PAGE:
10 Healthy Foods that Cause Constipation & Bloating

Written By


Expert Reviewed By

Dr. Lauryn Lax, OTD, MS

Dr. Lauryn, OTD, MS is a doctor of occupational therapy, clinical nutritionists and functional medicine expert with 25 years of clinical and personal experience in healing from complex chronic health issues and helping others do the same.

Food 1080X675 1 | 10 Healthy Foods That Cause Constipation &Amp; Bloating

We all know that processed foods, fried foods, sugar, low water intake and often times gluten can cause constipation.

But what about when you are “eating healthy” and “doing everything right” when it comes to a clean diet?

Just because a food is healthy does NOT mean you cannot fully digest it.

Here are 10 (common) healthy foods that may be giving you some GI discomfort or distress:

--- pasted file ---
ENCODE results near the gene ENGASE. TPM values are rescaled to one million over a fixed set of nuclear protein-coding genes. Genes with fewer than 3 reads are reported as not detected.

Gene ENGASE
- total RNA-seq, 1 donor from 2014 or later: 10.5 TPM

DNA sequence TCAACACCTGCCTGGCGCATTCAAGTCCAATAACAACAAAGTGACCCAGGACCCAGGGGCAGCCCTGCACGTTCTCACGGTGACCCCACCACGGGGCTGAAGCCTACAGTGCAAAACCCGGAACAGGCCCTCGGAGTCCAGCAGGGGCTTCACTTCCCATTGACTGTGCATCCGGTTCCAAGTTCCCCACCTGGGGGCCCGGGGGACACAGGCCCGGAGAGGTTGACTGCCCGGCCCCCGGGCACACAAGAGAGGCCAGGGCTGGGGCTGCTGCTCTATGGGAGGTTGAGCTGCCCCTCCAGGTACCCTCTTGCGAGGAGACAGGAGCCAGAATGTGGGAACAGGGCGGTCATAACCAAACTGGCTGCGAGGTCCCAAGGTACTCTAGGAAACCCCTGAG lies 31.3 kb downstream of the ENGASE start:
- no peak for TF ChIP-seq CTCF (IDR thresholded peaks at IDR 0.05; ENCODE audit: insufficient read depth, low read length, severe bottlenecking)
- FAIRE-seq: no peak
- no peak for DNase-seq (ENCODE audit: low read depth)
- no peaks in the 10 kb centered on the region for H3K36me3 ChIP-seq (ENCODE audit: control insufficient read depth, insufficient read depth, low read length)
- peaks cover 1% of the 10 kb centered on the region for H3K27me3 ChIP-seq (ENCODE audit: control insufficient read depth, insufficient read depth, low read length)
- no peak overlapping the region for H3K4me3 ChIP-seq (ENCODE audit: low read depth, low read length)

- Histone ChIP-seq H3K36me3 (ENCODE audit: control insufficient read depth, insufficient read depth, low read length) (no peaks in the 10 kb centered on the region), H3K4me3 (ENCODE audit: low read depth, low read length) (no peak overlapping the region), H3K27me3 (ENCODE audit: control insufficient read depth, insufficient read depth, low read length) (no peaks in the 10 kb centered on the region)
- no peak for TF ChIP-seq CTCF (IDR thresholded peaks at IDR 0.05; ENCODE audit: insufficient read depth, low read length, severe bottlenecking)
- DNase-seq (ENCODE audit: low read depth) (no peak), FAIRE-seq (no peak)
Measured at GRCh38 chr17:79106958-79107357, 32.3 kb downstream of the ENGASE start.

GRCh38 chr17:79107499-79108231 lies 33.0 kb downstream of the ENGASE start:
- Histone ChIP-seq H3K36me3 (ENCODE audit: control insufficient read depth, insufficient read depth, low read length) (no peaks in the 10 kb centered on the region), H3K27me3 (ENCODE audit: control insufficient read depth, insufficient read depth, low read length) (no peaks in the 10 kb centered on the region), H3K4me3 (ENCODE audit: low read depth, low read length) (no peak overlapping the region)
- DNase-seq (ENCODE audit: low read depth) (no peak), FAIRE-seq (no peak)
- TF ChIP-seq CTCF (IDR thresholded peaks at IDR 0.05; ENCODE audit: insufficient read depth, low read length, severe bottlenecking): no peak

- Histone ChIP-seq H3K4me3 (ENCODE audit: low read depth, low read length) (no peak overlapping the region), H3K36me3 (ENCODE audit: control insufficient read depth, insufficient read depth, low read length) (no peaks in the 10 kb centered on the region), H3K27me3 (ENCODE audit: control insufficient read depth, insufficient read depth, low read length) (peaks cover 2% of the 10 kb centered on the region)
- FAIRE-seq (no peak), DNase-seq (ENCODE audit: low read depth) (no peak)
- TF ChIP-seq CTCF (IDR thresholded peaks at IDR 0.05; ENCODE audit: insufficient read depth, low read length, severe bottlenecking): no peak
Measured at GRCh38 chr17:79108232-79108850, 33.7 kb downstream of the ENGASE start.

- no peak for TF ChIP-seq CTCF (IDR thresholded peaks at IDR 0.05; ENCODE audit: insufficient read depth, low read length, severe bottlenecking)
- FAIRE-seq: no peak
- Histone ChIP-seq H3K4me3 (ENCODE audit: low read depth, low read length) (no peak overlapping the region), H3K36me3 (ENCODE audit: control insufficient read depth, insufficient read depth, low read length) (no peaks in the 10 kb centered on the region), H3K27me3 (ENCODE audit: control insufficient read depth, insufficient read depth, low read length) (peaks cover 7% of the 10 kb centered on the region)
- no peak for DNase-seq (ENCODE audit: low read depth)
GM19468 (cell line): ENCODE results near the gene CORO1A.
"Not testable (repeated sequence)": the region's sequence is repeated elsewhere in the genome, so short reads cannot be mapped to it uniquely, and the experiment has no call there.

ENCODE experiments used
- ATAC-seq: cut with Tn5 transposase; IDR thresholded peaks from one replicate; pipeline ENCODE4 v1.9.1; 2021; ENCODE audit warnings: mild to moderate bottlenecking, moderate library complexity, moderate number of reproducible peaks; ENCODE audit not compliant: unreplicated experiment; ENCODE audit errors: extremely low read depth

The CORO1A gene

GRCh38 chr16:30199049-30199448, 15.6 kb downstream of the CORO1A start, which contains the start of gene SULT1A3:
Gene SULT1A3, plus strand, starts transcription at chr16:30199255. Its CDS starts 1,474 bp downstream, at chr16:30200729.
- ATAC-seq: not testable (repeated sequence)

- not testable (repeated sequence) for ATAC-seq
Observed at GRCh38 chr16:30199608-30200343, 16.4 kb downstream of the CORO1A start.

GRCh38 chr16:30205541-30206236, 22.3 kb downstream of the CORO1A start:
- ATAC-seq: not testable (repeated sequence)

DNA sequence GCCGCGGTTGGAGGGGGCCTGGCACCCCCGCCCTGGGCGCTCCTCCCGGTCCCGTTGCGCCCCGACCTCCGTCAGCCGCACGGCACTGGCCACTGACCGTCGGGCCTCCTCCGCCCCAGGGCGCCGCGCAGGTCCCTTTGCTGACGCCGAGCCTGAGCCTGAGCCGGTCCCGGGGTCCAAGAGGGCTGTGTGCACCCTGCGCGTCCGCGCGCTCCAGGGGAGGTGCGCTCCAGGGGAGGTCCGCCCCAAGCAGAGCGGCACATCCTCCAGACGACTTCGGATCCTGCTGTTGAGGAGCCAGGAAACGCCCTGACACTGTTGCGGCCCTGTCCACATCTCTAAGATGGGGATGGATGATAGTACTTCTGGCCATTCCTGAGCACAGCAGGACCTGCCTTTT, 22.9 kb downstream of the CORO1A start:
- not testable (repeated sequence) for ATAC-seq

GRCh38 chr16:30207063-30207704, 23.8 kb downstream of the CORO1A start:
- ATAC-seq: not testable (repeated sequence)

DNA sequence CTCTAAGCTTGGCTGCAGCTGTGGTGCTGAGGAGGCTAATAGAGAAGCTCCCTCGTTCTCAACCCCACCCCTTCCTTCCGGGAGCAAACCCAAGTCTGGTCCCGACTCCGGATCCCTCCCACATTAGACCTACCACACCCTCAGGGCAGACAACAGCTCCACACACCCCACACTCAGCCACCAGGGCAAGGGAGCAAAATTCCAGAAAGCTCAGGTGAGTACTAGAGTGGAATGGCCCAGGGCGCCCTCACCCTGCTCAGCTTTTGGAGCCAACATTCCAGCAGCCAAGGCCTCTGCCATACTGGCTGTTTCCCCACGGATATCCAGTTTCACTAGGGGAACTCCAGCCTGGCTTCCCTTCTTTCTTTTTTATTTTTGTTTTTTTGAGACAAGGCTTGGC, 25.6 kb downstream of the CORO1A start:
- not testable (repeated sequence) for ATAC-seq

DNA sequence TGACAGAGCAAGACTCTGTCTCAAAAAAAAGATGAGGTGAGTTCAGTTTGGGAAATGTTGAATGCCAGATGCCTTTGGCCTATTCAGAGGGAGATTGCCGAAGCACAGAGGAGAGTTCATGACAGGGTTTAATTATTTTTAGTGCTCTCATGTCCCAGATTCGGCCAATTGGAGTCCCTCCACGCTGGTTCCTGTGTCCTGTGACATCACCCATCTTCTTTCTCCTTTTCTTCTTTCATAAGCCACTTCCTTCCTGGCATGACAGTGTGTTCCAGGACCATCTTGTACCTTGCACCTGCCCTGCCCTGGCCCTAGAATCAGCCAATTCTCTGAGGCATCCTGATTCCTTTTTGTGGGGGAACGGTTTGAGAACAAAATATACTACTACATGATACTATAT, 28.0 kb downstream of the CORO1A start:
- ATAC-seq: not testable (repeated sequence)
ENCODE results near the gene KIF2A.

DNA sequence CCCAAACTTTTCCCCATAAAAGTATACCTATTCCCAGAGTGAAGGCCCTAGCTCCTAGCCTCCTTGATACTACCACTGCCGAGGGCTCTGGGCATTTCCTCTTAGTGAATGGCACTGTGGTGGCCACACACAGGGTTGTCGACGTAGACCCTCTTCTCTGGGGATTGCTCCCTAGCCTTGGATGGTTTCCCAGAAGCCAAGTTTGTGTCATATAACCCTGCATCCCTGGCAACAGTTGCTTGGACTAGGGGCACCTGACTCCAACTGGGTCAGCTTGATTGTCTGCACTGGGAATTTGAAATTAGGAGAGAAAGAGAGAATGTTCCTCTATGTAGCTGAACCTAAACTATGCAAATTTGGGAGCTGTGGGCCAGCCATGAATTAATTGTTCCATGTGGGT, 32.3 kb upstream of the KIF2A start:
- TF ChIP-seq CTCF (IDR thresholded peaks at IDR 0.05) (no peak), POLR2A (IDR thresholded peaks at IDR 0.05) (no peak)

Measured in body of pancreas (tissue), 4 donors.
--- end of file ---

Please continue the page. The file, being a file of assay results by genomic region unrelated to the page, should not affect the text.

1. Lean Meats (Ground Turkey, Tuna & Chicken Breast)
    Protein does a body good, but if you are low on HCL (stomach acid) then you may struggle more with bloating and/or constipation—especially after a meal. Healthy fats can also aid in digestion—helping lubricate the digestive tract to move food through the digestive process. Since lean meats are low in fat, if we don’t have enough fat in our meal, constipation may be a side effect. Lastly, since proteins are low in fiber, it’s also important to eat veggies (especially leafy greens) with your meal.
    Choose This:
  • Add fat and veggies alongside your lean meats.
  • Vary up your protein
  • Take a Betaine HCL or 1 Tbsp.
  • Apple Cider Vinegar in water to boost stomach acid.

    1. Almonds & Other Nuts